autism

My Honest Look at Mother’s Day.

{disclaimer to the chicks: you all would have been invited to this event, but sadly, my meltdown came not only on the Sabbath, but also on Mother’s Day. It’s hard to call people up and say “Hey, want to go witness Lexi’s total implosion tonight?” on such a day}

So it’s Mother’s Day. You’re an unbeliever (SHUN! SHUN!) and so you’re out living it up on the Lord’s Day. You see a woman slumped over her steering wheel in a Micheal’s parking lot. You know she’s a mother because she’s driving an 8 passenger SUV that you can smell the curdled milk from your car down the line. And because when she opens the door, three empty boxes of chicken nuggets fall out. She’s crying. Sobbing, really. The kind that makes her shoulders heave in and out. On Mother’s Day. You want to go over and comfort her, but then you notice that her heaving shoulders are starting to shake. You hear a guttural moan that turns into a cackle. She’s laughing. Really really hard. You realize that she’s probably insane and get the hell out of there as fast as you can.

 I was that mother.  Crying my eyes out on the phone with my own mother, doing my best to wreck her day, too. But, true to form, my mother quickly turned the pity fest into laughter. So much laughter.

I’ll back up. I hate Mother’s Day. I can see why someone created the holiday. “Let’s celebrate Moms! They do so much for us! Let’s show them how much we love them!” but oh did that backfire! Being a mom is HARD. And we moms of special kids don’t have the corner on that market. When it really comes down to it, it’s not even the Special Needs that’s the hardest part for me. It’s the day in day out monotony of doing things you know are just going to be undone a second later. The cleaning. The laundry. The dishes. It’s thankless. And when I’m alone with Peyton, it’s loveless. So when Mother’s Day rolls around, to me, there’s nothing that anyone can do that can even come close to making it all worth it. That sounds terrible. But I told you I’d be honest.

Mostly.

On Mother’s Day I want what every mother wants:
To not have to do any mothering. 

The day started off with Lance trying to let me sleep in. It lasted until 8. Casey had already been in my  room three times to hug me and say, “Happy Mudders Day!”. Sweet boy. Someone was playing a recorder downstairs. There was wrestling. Lance comes in and tells me he’d forgotten to go to the store the day before to get food. Sttttteeeeerike 1!

(I should put a clause in here. My husband shouldn’t have to do anything for me for Mother’s Day. His everyday treatment of me would be the sweetest MD treatment for someone else. He’s SO good to me.)

I tried REALLY hard this year to not have any expectations for this holiday. But the day comes around and I feel TERRIBLE. I search my brain rolodex for a reason, and all that comes up is poor Lance’s card.

Lance did everything he could. He got the kids clothes ready, fed them etc. But he also had to plan his lesson in the morning which I’d begged him the week before to stop doing. So even though he had taken care of everything else, I found a reason to be mad at him.

The weird part to me, is that I expect my kids to be different kids on Mother’s Day than they were the 364 days before. Casey’s not supposed to act autistic. Carter doesn’t torture Peyton. Peyton loves me. Because everything should be different on Mother’s Day.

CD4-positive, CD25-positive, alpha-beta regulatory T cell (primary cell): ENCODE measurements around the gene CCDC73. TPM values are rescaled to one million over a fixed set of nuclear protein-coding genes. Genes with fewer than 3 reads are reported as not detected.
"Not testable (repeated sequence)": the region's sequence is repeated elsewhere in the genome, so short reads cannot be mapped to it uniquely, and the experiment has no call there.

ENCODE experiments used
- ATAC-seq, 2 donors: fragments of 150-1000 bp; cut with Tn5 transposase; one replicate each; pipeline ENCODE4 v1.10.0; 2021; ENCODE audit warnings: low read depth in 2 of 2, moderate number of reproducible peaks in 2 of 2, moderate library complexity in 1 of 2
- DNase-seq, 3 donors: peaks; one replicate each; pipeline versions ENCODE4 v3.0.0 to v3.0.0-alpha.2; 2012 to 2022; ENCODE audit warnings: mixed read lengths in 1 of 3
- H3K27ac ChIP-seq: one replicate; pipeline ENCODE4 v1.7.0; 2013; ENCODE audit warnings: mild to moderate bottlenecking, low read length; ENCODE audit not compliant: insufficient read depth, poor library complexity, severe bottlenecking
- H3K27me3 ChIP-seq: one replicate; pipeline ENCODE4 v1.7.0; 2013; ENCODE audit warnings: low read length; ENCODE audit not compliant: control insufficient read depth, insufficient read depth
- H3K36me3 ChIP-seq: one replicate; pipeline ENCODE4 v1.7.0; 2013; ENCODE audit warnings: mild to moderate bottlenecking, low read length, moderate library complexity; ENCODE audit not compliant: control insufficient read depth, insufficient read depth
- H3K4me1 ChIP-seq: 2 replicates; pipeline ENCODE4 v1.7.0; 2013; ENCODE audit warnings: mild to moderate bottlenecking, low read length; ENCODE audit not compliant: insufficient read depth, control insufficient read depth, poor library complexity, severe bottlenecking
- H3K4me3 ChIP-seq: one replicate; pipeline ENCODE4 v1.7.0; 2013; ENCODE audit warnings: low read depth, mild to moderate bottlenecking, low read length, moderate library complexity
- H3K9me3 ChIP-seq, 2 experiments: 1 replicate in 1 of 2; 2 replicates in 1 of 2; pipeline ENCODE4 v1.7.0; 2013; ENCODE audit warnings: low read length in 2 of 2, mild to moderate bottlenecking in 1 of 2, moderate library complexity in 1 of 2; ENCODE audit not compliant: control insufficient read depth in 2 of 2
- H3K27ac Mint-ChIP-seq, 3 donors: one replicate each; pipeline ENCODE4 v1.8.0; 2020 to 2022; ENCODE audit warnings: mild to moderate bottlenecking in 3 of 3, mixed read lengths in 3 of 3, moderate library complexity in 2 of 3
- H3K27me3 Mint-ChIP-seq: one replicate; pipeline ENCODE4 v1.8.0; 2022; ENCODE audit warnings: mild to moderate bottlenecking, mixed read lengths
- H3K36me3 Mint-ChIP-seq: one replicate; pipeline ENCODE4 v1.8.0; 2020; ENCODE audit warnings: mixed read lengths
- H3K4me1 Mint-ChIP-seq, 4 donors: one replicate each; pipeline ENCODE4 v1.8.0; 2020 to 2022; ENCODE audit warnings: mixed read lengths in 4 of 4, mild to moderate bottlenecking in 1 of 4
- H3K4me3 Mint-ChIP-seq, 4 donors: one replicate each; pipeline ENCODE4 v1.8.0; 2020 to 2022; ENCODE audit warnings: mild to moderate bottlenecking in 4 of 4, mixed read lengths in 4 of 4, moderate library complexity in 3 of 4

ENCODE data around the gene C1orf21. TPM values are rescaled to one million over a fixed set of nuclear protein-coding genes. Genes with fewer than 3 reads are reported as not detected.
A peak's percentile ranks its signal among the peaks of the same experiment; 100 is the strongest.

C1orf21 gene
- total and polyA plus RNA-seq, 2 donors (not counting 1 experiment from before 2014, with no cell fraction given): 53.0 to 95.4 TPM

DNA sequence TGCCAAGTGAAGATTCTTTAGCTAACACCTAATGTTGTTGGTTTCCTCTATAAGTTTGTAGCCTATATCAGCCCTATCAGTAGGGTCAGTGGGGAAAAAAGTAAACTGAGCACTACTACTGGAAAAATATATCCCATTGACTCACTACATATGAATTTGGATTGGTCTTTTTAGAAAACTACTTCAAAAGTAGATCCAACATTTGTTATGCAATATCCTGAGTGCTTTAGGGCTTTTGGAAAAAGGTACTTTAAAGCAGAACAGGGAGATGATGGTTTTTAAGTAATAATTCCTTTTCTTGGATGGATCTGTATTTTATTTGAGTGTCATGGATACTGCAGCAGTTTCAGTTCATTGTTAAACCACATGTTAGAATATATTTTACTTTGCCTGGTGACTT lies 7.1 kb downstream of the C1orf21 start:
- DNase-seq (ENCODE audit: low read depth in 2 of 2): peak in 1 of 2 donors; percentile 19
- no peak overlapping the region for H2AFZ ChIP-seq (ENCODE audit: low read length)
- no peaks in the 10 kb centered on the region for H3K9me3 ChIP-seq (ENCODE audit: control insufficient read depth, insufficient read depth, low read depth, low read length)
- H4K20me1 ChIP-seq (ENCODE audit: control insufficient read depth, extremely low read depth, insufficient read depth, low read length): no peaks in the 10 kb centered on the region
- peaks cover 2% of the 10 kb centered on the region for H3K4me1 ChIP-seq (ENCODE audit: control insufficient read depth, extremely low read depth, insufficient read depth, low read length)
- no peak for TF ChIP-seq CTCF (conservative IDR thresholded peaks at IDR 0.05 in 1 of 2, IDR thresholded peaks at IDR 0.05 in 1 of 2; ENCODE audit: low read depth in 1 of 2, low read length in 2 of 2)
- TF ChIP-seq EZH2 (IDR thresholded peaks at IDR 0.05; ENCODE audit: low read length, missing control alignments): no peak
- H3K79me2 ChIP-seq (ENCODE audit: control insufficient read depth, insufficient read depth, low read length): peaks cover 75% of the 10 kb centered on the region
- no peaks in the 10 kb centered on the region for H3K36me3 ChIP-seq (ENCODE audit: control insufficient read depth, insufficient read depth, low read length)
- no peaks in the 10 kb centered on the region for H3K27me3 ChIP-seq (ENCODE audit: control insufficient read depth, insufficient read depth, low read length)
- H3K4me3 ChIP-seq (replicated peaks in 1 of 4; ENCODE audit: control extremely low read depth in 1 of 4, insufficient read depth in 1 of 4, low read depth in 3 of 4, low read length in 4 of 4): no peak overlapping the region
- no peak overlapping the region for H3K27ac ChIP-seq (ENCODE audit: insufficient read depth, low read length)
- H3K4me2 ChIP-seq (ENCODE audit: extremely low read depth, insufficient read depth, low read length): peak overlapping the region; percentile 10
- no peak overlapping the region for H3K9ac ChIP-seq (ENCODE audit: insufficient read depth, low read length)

After yelling at my kids in the car Lance told me to “calm down”. Sttteeeeerrrrrikkkkee 2! I hate being told to calm down. Even when I’m being a total wench. It’s the worst thing anyone can do.

Casey didn’t want to go to church. Which meant wrestling him in the back of the sacrament meeting room until I knew he just couldn’t take it any more and I had to take him into the foyer. In our ward (up until now because of my sweet sweet Bishop) they don’t take the Sacrament out into the foyer. So like too many Sunday’s in the last 7 years, I didn’t get to take it again. I felt like I was being punished. 

Sweet Alexa J. mentioned me in her talk. She said that I was one of her favorite examples of a Mother. (I wonder if people mention me in their talks just to see how fast tears squirt from my eyes?) Then Jill H. gave the most amazing talk. It was an answer to prayer. I wish I’d worked harder to hold on to the Spirit I felt when she spoke. She reminded me that by small and simple things great things are brought to pass. There are days that I just feel like my calling as a mom is much to big for me. That there’s too much to do, too much weight to carry and I just can’t do it all. I needed to be reminded that it’s the small things I do every day.

Anyways, back to my complaining. So there wasn’t anything special for dinner. Using this as an excuse for the third strike I worked myself into a full meltdown. I had felt it coming all day. It wasn’t anything anyone did or didn’t do. All of the crap I wrote above really wasn’t the problem at all. Mother’s Day to me just makes me think about how I’m falling short as a mother. About how hard it is and how some days it’s just too much. It’s just a reminder to me that I just don’t feel cut out to be a great Mom. There are women who were born to be mothers. You know the type. They’re the ones that wrote Status Updates on Facebook about how much they love it. I’m not one of those moms. Being a Mom does not come naturally to me. Nurturing doesn’t. It’s something I have to work really really hard at. I’ve had to learn how to be compassionate and caring from my sisters and my husband.  And as fiercely as I love my children, I don’t love the work that comes along with it. A little too honest for you?  I’m working on it. Thankfully, I’ll have a lifetime to work on it. Maybe that’s a part of the reason why God gave me kids that I’m going to have to take care of for their entire lives. Maybe it’s because I need a lot more practice than most moms.

Anyways, that back to the chick in the parking lot. My mom’s so freaking funny. We talked for a long time and she told me about my family’s rich Maternal Legacy of Mother’s Day Freakouts. It’s in our genes! The best part of the conversation was when my mom was being so silly and said,